As a marathon runner, you’re constantly seeking ways to improve your performance, prevent injuries, and enhance your overall fitness. 

One effective strategy to achieve these goals is cross training for marathon races. Cross-training involves engaging in a variety of exercises and activities that complement your running routine, targeting different muscle groups, and improving overall fitness

In this article, we will explore various cross-training methods for marathons, their benefits, and how to seamlessly incorporate them into your marathon training regimen.

Benefits of Cross Training

Research has shown that cross-training can improve your overall performance in a marathon. Let’s go over some of the key benefits of this form of training for marathons.

1. Improved Fitness

Cross-training improves overall fitness by engaging different muscle groups and challenging your body in new ways. By incorporating varied exercises, you enhance your cardiovascular capacity, muscular strength, and endurance, leading to improved running performance.

2. Enhanced Endurance

Engaging in activities like swimming or cycling on your non-running days helps you maintain your aerobic fitness without subjecting your joints to the repetitive impact of running. This improved endurance translates into longer-lasting energy during marathons and reduced fatigue.

3. Increased Strength Training

Cross-training allows you to target specific muscle groups that may not receive adequate stimulation through running alone. Strengthening your core, upper body, and lower body muscles enhances stability, running efficiency, and prevents imbalances or injuries.

4. Injury Prevention

Cross-training helps prevent overuse injuries by reducing the repetitive impact on your running muscles and joints. By incorporating low-impact activities like swimming or cycling, you give your body the opportunity to recover while still maintaining cardiovascular fitness.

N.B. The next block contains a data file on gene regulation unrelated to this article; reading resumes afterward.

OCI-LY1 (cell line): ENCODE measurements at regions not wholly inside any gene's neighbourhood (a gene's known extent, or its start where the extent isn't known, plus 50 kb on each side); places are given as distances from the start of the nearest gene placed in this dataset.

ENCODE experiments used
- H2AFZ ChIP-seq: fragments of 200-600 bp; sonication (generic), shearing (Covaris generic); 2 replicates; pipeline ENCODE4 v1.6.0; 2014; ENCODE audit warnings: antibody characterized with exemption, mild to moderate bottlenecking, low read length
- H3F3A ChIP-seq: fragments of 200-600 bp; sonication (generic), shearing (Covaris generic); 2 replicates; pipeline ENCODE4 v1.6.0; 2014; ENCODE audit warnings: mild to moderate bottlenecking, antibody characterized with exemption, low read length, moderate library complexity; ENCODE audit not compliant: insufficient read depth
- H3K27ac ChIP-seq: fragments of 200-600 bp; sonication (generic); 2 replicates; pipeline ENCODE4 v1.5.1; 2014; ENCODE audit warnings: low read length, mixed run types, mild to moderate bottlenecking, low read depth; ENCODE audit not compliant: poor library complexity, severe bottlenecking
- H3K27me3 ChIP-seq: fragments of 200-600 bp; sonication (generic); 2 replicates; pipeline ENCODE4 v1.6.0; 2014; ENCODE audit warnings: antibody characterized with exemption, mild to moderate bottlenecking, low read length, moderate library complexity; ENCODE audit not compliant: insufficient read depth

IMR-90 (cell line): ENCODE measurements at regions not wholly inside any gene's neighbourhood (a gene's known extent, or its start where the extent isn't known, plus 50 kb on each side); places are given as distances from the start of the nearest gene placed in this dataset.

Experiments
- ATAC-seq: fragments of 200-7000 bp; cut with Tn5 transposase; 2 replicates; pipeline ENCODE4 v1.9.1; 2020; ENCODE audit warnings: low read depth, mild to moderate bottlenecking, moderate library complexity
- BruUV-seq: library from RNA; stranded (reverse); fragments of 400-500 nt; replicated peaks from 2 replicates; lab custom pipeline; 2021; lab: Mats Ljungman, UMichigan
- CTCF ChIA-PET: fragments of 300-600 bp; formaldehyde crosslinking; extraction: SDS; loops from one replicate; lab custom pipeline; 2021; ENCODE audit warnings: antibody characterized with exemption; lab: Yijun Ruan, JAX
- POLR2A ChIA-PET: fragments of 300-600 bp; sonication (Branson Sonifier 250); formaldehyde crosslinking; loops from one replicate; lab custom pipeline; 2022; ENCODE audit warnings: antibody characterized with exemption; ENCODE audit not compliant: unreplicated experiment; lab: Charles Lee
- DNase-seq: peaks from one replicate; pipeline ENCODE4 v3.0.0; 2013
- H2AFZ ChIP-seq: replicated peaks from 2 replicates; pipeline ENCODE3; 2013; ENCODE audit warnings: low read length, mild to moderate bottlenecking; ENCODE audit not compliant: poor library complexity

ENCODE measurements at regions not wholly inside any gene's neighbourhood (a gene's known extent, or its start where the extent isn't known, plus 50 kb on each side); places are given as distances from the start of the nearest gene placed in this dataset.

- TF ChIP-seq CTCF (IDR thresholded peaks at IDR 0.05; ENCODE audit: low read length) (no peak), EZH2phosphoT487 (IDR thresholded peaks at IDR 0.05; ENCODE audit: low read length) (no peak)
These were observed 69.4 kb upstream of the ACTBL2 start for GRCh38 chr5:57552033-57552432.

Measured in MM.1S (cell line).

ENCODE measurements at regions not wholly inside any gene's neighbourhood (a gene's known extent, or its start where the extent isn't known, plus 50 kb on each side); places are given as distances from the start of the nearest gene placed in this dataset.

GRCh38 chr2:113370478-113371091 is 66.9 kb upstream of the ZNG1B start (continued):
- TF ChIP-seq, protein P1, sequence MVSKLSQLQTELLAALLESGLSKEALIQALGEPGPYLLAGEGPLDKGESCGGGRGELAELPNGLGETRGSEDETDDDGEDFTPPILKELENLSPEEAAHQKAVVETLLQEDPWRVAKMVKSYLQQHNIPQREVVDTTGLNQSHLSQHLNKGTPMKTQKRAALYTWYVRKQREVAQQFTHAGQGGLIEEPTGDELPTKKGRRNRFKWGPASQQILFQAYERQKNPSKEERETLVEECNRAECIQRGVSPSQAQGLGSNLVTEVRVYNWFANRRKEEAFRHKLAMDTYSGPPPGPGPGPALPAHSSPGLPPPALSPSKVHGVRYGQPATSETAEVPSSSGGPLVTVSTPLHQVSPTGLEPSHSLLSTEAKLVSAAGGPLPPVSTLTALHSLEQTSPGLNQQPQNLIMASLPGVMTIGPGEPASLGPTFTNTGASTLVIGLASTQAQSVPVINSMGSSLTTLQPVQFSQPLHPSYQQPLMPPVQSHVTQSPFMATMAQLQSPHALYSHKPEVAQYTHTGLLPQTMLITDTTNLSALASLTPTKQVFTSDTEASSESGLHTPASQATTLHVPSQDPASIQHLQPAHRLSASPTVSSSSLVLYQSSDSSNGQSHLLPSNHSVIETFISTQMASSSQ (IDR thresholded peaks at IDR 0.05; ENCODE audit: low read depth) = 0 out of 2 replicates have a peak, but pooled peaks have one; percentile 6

5. Active Recovery

Cross-training provides an active recovery method for your body during intense marathon training. Engaging in different activities allows your running muscles to recover from the repetitive pounding while still promoting blood flow and aiding in the removal of metabolic waste products.

Types of Cross Training Exercises for Runners

Types of cross training for marathon

To excel as a marathon runner, it’s essential to go beyond simply logging miles. The following types of cross-training exercises will help you prepare better for marathons.

1. Cardiovascular Cross Training

This form of training involves activities that elevate your heart rate and improve your cardiovascular fitness. 

It complements your running routine and offers variety to your training plan. Examples of cardiovascular cross-training include swimming, cycling, rowing, and using an elliptical machine. 

These activities engage different muscle groups while providing low-impact alternatives to running, reducing the risk of overuse injuries.

2. Aerobic Exercise

Aerobic exercises, such as brisk walking, hiking, or dancing, help improve endurance and promote efficient oxygen utilization. 

Engaging in aerobic activities on your non-running days will help maintain your cardiovascular fitness while giving your running muscles a chance to recover.

3. Anaerobic Exercise

Anaerobic exercises focus on high-intensity, short-duration bursts of activity, improving your speed and power. Activities like sprinting, interval training, and plyometrics challenge your muscles in different ways, promoting explosive strength and enhancing your overall running performance.

4. Strength and Conditioning

Strength and conditioning exercises are crucial for maintaining muscular balance, preventing injuries, and enhancing running efficiency. 

Incorporate exercises that target your core, lower body, and upper body strength, such as squats, lunges, planks, push-ups, and resistance band training. 

This form of exercise is important because they build your muscles. Strong muscles provide stability and improve running form, enabling you to endure long-distance runs with reduced fatigue.

5. Resistance Training

Resistance training involves using weights or resistance bands to build strength and muscle mass. This helps in improving your running economy, enabling you to run longer distances without getting tired easily.

Focus on exercises like deadlifts, kettlebell swings, and leg presses to target major muscle groups. Aim for two to three resistance training sessions per week, allowing adequate recovery time.

6. Interval Training

Interval training combines short, intense bursts of exercise with recovery periods. By alternating between high-intensity efforts and rest, you enhance your anaerobic capacity, improve speed, and increase your lactate threshold. 

Incorporating interval training sessions such as sprint intervals or hill repeats into your marathon plan improves your running performance.

How to Incorporate Cross-Training into a Marathon Training Plan